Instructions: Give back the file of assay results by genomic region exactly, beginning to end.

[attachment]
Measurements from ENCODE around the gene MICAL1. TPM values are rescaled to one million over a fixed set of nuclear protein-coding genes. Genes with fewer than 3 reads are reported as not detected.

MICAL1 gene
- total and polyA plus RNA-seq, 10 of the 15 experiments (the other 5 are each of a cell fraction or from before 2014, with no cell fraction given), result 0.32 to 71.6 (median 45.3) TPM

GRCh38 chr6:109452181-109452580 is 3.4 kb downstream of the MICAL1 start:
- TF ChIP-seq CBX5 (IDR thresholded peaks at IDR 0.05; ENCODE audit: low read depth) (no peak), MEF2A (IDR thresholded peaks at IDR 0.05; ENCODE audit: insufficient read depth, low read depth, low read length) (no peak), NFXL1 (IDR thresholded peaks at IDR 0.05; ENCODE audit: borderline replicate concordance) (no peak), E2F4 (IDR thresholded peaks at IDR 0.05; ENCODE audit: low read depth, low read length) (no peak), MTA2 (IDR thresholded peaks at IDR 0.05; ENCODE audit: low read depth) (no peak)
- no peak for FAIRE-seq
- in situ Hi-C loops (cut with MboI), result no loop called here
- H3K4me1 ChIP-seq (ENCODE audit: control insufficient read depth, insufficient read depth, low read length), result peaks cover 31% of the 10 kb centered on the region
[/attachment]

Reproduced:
Measurements from ENCODE around the gene MICAL1. TPM values are rescaled to one million over a fixed set of nuclear protein-coding genes. Genes with fewer than 3 reads are reported as not detected.

MICAL1 gene
- total and polyA plus RNA-seq, 10 of the 15 experiments (the other 5 are each of a cell fraction or from before 2014, with no cell fraction given), result 0.32 to 71.6 (median 45.3) TPM

GRCh38 chr6:109452181-109452580 is 3.4 kb downstream of the MICAL1 start:
- TF ChIP-seq CBX5 (IDR thresholded peaks at IDR 0.05; ENCODE audit: low read depth) (no peak), MEF2A (IDR thresholded peaks at IDR 0.05; ENCODE audit: insufficient read depth, low read depth, low read length) (no peak), NFXL1 (IDR thresholded peaks at IDR 0.05; ENCODE audit: borderline replicate concordance) (no peak), E2F4 (IDR thresholded peaks at IDR 0.05; ENCODE audit: low read depth, low read length) (no peak), MTA2 (IDR thresholded peaks at IDR 0.05; ENCODE audit: low read depth) (no peak)
- no peak for FAIRE-seq
- in situ Hi-C loops (cut with MboI), result no loop called here
- H3K4me1 ChIP-seq (ENCODE audit: control insufficient read depth, insufficient read depth, low read length), result peaks cover 31% of the 10 kb centered on the region